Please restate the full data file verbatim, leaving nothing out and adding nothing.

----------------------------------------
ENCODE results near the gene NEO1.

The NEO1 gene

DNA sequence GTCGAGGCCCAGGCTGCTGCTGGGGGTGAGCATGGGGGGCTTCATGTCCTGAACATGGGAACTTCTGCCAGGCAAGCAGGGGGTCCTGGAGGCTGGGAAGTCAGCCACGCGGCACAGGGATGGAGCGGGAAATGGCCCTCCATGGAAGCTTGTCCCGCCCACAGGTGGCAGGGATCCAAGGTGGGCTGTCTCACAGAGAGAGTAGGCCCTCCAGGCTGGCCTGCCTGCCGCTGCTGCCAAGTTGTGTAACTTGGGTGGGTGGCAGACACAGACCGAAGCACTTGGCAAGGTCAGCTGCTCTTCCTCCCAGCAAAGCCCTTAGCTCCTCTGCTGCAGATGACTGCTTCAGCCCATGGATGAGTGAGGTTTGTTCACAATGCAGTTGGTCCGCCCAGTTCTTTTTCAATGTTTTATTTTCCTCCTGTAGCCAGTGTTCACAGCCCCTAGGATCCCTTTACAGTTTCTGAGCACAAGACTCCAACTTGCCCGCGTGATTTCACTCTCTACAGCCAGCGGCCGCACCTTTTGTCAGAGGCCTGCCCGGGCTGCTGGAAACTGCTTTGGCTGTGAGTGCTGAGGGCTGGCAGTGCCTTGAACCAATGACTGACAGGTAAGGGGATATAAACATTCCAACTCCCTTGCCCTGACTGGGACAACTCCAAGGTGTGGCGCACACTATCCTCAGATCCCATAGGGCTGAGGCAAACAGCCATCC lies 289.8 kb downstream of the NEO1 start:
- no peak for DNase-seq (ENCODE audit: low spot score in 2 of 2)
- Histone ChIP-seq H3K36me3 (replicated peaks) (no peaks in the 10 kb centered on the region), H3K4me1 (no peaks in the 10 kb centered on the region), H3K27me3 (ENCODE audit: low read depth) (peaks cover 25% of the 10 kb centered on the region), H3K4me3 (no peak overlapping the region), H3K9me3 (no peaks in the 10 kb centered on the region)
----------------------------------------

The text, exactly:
ENCODE results near the gene NEO1.

The NEO1 gene

DNA sequence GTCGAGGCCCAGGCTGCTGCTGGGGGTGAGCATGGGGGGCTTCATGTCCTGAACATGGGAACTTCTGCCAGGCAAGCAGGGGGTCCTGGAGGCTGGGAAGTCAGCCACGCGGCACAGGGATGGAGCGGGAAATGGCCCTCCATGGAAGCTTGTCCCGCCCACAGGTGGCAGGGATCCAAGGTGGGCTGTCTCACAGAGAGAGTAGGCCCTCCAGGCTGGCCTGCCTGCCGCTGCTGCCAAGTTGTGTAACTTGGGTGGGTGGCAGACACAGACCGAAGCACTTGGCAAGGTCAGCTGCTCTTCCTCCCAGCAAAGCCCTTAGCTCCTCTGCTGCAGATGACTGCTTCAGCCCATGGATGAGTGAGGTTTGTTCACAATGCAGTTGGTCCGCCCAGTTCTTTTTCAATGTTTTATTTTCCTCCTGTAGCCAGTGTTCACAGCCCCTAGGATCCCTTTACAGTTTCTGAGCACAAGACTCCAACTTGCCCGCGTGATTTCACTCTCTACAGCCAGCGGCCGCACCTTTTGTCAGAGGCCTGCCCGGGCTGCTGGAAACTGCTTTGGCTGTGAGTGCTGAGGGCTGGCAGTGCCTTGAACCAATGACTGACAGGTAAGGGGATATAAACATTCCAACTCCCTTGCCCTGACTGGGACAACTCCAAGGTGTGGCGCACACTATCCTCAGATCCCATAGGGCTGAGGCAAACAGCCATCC lies 289.8 kb downstream of the NEO1 start:
- no peak for DNase-seq (ENCODE audit: low spot score in 2 of 2)
- Histone ChIP-seq H3K36me3 (replicated peaks) (no peaks in the 10 kb centered on the region), H3K4me1 (no peaks in the 10 kb centered on the region), H3K27me3 (ENCODE audit: low read depth) (peaks cover 25% of the 10 kb centered on the region), H3K4me3 (no peak overlapping the region), H3K9me3 (no peaks in the 10 kb centered on the region)